Daily StandUp (DSU): schedule 30 minutes - 15 minutes for standup and 15 minutes for optional meet after for those who are needed
Iteration Planning (Plan): schedule 3 hours to start knowing that it will eventually drop to 60 - 90 minutes
Iteration Review (Rev): schedule 4 hours if your team is not continuously demonstrating completed work to the PO for acceptance  (which is the better approach); schedule 2 hours when doing continuous acceptance knowing that it might eventually drop to 60 - 90 minutes
Retrospective (Retro): schedule 60 minutes and do not allow it to go shorter than 45 (short retros are probably not productive retros) until the team is very mature

This is the basic Scrum calendar. While Scrum does not specify when or how Backlog Refinement should take place, Backlog Refinement is generally accepted as a necessary practice. Experience shows that roughly 1 hour per week appears to be a good amount when the entire team is involved. Backlog Refinement allows the Team to focus on future work, so during the first Backlog Refinement session in the blue Iteration the Team is discussing work for the green Iteration. If everything is clear for a Story then it can go into the Iteration Backlog, but if the PO doesn't have all of the answers, then he or she can do some research before the second Backlog Refinement session. Similarly, during that second session in the blue Iteration the PO and Team have a few more days to clarify the Story prior to Iteration Planning for the green Iteration. And if everything is clear, then the Team can start considering work for one more (but no more than that) Iteration or Features for the next Program Increment.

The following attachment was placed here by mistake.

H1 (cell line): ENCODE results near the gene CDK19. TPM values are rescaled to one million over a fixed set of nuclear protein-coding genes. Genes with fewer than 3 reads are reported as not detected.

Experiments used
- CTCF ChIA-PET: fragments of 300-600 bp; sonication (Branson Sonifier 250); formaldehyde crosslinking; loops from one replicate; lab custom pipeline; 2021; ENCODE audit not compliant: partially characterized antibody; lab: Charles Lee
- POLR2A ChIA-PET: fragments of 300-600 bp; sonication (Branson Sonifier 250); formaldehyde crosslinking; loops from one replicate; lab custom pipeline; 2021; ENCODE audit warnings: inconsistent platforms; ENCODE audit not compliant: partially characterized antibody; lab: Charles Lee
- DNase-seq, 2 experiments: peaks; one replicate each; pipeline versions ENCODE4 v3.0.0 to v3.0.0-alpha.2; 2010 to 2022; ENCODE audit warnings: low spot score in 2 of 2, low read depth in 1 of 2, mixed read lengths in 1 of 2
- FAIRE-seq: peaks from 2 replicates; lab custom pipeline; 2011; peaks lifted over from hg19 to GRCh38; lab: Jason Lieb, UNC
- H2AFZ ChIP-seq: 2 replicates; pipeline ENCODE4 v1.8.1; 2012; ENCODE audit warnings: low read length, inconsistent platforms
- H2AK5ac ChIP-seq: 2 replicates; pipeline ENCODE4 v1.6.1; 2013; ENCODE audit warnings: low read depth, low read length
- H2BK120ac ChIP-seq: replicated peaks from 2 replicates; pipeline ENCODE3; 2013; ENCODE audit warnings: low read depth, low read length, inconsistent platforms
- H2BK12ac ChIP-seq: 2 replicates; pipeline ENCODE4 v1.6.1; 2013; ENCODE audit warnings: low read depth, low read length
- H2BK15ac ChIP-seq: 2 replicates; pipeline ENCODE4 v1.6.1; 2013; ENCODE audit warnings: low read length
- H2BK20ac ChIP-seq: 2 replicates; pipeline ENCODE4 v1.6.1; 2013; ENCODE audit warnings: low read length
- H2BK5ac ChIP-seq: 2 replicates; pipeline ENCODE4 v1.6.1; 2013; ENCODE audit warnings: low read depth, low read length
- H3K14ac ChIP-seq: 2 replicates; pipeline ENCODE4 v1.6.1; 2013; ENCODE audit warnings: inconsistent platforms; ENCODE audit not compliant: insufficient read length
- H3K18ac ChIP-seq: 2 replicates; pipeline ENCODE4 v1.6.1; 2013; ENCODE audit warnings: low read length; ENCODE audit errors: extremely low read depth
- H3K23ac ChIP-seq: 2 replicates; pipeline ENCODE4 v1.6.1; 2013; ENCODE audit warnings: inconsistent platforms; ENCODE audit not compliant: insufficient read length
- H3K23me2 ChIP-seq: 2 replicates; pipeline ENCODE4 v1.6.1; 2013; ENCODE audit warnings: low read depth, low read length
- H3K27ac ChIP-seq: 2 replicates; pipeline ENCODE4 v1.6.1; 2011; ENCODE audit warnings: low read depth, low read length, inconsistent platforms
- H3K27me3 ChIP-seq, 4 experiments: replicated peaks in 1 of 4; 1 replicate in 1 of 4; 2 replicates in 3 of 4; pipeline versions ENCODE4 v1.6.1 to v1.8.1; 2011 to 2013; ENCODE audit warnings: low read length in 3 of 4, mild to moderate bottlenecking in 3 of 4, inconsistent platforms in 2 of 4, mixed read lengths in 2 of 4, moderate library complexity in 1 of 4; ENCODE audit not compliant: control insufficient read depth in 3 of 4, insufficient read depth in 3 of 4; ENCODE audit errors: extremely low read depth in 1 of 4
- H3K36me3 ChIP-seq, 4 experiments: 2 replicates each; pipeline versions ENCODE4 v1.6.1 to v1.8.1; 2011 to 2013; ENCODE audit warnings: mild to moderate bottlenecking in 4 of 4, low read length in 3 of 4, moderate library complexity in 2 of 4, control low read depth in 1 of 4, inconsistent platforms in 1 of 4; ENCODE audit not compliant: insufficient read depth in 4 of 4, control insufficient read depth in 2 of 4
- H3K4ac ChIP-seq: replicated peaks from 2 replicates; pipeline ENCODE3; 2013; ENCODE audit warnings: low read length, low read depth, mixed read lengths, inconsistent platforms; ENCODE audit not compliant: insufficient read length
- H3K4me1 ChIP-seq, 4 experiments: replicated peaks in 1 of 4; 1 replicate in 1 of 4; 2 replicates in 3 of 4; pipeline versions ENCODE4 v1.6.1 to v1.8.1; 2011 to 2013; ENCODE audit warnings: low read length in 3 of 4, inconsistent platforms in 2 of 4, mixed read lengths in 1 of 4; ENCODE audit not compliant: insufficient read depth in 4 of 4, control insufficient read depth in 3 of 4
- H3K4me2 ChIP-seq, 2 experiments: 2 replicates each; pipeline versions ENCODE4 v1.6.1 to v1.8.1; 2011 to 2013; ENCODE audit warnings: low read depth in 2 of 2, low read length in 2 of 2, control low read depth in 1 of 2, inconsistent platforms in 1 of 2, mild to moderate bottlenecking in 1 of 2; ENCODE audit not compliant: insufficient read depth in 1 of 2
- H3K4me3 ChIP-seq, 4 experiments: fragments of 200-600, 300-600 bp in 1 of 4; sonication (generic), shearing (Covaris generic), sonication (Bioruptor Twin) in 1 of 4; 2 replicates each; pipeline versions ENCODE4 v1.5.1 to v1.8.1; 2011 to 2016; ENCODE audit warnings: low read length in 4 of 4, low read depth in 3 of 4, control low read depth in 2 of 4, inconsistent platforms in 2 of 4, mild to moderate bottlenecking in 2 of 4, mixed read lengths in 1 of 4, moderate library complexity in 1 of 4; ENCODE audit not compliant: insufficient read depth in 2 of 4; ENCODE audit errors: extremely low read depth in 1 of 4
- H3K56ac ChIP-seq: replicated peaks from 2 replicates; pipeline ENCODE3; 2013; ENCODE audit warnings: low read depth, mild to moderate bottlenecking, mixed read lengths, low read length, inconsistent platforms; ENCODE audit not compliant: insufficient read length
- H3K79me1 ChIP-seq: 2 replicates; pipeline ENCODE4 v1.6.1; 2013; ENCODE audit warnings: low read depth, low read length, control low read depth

Backlog Refinement: schedule 60 minutes


Program Syncs

 

Now that the Team events are scheduled, it's time to look at how the Program events overlay on top of those.

 

The first few Program events to schedule are the System Demo and the Syncs. The System Demo can lag the Iteration Review by up to one week; one simple schedule option is to have it on the same day of the week at the Iteration Review. In this prototypical schedule that means that Reviews/Demos are taking place on every Tuesday. One Tuesday is the Iteration (Team) Review and the other Tuesday is the System (Program-wide) Demo. The next meetings are the Scrum of Scrums (Release Train Engineer and Scrum Masters), the PO Sync (Product Managers, Product Owners, and RTE), and the ART Sync (RTE, SM's, PM's, and PO's). Why not just start the work week with a sync and alternate separate syncs and ART syncs?